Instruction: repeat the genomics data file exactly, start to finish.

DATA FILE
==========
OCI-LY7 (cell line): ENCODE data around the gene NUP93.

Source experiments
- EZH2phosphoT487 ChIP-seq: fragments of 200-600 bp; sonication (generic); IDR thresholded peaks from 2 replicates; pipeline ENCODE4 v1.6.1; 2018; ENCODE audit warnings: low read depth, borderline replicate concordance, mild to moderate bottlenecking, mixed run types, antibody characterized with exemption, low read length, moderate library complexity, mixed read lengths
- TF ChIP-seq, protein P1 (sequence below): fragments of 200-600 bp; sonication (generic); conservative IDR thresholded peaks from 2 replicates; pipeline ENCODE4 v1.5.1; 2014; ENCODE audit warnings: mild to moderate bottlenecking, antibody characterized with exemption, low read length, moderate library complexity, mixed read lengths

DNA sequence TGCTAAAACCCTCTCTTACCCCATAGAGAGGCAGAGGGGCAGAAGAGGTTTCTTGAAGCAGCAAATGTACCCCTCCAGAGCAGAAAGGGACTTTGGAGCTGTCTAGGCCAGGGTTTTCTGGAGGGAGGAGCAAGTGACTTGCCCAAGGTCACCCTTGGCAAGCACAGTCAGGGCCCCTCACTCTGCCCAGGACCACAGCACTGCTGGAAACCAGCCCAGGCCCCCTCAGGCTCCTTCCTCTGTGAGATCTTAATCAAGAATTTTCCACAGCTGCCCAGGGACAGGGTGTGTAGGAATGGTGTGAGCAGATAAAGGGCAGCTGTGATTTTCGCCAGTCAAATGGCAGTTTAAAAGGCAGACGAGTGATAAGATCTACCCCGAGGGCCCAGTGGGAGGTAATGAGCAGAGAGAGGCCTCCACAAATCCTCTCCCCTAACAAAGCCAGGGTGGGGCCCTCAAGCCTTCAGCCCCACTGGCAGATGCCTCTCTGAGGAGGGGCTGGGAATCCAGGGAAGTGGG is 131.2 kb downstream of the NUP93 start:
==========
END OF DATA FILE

OCI-LY7 (cell line): ENCODE data around the gene NUP93.

Source experiments
- EZH2phosphoT487 ChIP-seq: fragments of 200-600 bp; sonication (generic); IDR thresholded peaks from 2 replicates; pipeline ENCODE4 v1.6.1; 2018; ENCODE audit warnings: low read depth, borderline replicate concordance, mild to moderate bottlenecking, mixed run types, antibody characterized with exemption, low read length, moderate library complexity, mixed read lengths
- TF ChIP-seq, protein P1 (sequence below): fragments of 200-600 bp; sonication (generic); conservative IDR thresholded peaks from 2 replicates; pipeline ENCODE4 v1.5.1; 2014; ENCODE audit warnings: mild to moderate bottlenecking, antibody characterized with exemption, low read length, moderate library complexity, mixed read lengths

DNA sequence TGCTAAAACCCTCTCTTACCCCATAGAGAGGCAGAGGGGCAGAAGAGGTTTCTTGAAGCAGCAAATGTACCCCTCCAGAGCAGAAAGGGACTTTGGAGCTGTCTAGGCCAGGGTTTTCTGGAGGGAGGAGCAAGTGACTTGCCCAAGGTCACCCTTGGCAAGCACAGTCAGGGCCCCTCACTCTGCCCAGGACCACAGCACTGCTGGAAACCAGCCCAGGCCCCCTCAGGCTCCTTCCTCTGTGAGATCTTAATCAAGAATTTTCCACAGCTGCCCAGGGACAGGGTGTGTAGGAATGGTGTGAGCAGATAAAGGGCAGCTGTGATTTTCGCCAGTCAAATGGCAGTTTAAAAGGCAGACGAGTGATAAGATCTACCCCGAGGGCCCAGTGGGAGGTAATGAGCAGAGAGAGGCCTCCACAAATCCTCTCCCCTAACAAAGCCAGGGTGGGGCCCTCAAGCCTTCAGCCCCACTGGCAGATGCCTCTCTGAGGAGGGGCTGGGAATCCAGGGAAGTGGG is 131.2 kb downstream of the NUP93 start: